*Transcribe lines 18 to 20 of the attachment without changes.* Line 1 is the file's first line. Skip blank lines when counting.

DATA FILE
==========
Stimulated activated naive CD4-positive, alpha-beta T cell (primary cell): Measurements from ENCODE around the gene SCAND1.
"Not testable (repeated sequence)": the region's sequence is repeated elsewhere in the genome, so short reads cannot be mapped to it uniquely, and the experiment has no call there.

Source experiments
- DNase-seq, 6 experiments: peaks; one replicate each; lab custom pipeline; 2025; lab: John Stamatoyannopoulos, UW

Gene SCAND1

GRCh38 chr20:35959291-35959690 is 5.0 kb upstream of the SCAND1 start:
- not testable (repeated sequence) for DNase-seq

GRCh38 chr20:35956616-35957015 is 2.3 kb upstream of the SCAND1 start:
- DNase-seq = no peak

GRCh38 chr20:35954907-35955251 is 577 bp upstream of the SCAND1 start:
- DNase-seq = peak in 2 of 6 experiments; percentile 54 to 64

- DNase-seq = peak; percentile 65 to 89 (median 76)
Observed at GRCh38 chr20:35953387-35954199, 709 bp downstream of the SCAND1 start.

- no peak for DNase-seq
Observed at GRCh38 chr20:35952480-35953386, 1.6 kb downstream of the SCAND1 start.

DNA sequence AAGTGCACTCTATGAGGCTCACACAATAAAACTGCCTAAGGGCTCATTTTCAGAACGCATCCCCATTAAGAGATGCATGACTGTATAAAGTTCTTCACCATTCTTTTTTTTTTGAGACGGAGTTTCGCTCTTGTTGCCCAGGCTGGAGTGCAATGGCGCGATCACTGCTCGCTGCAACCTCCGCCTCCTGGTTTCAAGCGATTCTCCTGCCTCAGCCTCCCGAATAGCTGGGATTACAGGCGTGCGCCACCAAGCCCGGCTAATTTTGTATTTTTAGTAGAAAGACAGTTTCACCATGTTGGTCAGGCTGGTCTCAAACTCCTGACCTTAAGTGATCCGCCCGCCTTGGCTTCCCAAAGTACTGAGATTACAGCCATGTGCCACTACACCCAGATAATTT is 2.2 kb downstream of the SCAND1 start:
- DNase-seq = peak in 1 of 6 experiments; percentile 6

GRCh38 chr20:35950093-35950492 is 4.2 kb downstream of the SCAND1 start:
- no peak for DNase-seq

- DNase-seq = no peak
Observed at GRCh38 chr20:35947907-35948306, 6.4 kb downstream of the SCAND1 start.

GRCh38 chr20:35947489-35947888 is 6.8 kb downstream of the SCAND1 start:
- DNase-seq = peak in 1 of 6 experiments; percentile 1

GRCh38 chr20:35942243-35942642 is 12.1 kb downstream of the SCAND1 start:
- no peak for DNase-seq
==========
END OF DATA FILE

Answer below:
GRCh38 chr20:35950093-35950492 is 4.2 kb downstream of the SCAND1 start:
- no peak for DNase-seq

- DNase-seq = no peak